Loose Ends (51)

By chance I happened to stumble across this brief summary judgment of Otto von Bismarck from The Spectator from some time in the 1870s: “The man’s policy is detestable, but his objects are great, his plans adequate, and his ability marvelous.” With a couple of slight modifications, this sounds close to someone on our mind constantly today, doesn’t it?

Speaking of Trump, I happened to have dinner with a prominent Trump supporter the other night who regaled with tales of a recent dinner with Trump at the White House. “Just about every number or statistic Trump gave was completely wrong,” this person said, before going on to note that the errors were immaterial, because in each case he thought Trump had a real insight into actual conditions of the economy, public opinion, and where things are going. Trump’s instincts are what counts.

It was not even a decade ago that Democrats held a filibuster-proof 60-vote majority in the Senate, and a decent majority in the House. Strange thing—there were no complaints from Democrats then about the anti-majoritarian nature of the Senate, nor complaints about gerrymandering of House districts. These constitutional features only become a crisis when they benefit Republicans. (Prediction: If Democrats do less well than expected next week, expect shrieks about “gerrymandering” and “vote suppression” because it’s against the “Side of History” for Democrats to lose elections.)

Likewise right now the left is talking a lot about the necessity to revive the “Fairness Doctrine” in broadcasting, because of the left’s Fox News Derangement Syndrome. Never mind the impulse to censor speech the left doesn’t like that is behind this enthusiasm; it doesn’t even get the history of the original Fairness Doctrine (repealed by the Reagan Administration in 1987) correctly rendered. The original legal justification for it was that the broadcast spectrum—allocated by government license remember—was a scare resource. But Fox News is on cable, and the cable spectrum is virtually unlimited. So what’s the problem? If you don’t like Fox News, just start five more clones of MSNBC and CNN. The real problem for the left is that too many people watch Fox News.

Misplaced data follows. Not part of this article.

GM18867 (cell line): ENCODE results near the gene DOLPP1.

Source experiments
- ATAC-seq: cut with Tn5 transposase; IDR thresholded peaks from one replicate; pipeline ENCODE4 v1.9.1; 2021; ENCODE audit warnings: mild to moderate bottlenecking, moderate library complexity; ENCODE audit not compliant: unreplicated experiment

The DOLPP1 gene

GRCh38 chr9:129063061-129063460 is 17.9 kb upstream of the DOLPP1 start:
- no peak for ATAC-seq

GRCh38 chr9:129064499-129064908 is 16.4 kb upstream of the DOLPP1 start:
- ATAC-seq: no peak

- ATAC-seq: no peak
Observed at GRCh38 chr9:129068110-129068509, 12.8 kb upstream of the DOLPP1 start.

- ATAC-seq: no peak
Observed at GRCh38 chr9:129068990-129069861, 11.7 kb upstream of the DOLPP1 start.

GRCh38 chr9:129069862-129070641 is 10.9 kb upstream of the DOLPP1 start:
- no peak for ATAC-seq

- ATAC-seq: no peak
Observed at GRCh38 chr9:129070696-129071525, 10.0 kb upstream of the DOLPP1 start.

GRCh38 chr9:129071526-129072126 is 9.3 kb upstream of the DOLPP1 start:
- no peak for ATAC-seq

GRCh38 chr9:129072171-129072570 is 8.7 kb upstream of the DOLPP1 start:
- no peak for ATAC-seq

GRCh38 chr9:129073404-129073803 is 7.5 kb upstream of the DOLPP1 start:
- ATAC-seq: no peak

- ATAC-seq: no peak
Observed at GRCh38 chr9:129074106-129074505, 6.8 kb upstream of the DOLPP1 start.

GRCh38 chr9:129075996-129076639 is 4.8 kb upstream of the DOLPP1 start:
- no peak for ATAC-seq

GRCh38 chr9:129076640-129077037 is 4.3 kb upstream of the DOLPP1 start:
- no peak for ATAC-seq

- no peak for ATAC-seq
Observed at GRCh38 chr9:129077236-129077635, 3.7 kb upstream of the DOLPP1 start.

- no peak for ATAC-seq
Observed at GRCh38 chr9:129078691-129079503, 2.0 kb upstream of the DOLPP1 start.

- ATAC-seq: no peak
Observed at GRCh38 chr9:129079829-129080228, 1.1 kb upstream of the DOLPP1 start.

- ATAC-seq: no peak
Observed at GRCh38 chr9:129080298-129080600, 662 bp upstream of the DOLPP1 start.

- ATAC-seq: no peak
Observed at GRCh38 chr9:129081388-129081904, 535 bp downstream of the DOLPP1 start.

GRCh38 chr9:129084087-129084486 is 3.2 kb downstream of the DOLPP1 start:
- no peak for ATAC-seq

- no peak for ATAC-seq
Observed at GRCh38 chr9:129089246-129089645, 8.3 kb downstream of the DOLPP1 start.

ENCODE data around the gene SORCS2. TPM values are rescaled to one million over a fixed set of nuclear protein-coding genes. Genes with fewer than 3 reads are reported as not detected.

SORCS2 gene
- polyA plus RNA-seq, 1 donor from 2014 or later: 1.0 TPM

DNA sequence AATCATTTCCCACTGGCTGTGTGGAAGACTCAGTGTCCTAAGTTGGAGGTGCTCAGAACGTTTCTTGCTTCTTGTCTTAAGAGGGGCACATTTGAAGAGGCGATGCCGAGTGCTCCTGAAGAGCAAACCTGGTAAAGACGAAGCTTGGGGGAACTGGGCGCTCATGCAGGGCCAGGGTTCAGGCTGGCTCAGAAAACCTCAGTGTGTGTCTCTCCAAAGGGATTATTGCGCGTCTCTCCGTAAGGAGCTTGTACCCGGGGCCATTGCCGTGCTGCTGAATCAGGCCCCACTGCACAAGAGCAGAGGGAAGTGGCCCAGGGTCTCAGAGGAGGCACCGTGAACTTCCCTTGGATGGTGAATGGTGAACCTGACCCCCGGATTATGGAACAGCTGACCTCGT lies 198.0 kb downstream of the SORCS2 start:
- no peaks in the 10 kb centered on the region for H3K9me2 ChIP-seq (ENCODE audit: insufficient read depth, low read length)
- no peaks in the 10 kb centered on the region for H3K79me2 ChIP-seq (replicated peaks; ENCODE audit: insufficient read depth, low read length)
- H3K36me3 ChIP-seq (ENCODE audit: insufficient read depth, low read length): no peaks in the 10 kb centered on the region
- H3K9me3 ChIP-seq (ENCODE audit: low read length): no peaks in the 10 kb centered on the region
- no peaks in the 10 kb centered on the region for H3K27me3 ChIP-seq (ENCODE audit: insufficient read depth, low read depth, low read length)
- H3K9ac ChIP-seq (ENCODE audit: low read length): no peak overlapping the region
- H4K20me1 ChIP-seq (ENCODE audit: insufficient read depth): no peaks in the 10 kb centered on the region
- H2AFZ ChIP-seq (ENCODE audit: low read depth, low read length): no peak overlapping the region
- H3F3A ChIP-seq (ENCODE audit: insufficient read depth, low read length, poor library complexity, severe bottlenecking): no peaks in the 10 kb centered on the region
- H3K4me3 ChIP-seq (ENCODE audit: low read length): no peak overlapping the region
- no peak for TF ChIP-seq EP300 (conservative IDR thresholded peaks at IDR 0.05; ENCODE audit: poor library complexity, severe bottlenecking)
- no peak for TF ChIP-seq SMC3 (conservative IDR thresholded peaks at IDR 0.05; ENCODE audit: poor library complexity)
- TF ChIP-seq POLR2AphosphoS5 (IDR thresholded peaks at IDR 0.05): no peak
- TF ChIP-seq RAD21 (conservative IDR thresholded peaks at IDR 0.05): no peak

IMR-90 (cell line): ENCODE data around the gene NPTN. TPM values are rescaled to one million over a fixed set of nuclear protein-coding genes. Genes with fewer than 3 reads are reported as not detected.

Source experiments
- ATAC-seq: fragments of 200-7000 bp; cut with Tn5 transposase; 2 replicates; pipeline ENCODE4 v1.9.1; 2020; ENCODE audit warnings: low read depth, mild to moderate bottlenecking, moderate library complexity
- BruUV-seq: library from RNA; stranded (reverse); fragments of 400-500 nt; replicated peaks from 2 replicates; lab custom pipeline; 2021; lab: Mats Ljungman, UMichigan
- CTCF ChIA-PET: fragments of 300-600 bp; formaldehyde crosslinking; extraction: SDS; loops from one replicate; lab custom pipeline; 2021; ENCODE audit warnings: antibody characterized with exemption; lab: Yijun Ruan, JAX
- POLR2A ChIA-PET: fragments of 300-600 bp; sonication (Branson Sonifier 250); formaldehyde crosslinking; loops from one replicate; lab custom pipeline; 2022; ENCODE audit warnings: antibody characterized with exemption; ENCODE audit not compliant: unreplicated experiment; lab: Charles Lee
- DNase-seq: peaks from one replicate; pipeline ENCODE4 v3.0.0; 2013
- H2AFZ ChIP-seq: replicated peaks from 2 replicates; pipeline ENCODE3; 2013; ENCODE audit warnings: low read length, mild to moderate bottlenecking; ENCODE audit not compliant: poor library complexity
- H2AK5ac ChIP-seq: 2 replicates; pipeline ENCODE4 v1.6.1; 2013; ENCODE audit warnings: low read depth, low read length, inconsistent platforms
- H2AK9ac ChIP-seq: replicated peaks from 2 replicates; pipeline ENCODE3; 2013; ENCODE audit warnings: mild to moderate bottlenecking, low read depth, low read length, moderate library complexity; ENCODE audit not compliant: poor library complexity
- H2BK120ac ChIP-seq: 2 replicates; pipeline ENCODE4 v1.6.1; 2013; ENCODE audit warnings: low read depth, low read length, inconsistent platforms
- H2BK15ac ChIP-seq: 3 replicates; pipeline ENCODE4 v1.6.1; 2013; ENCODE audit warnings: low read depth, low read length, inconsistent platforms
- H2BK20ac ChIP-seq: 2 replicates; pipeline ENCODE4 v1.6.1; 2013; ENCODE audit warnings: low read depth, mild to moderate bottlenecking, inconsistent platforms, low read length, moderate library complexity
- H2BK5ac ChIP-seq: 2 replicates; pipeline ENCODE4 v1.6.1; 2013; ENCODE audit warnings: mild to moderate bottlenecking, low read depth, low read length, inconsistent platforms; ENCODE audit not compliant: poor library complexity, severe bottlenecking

The situation with Rush Limbaugh is different, since he is on the old-fashioned radio spectrum. The Clinton Administration considered trying to revive the Fairness Doctrine in the mid-1990s, in what was obviously recognized and correctly labeled as the “Hush Rush Rule,” and abandoned the idea likely when lawyers told them they had a losing hand. But imagine that a Sander’s Administration in 2021 re-imposed a Fairness Doctrine against Rush. What would happen? I expect it would kill off AM radio for good, as Rush and other talk shows would move fully to satellite radio and internet platforms (where they already have a presence anyway). Without the large audiences and ad revenue from talk radio, many AM radio stations would likely go out of business.

While we’re on the subject of the media, here’s reason 12,186 why the mainstream media is so widely hated. Notice the difference in these two headlines about the recent gunman shot by an armed citizen at a McDonald’s:

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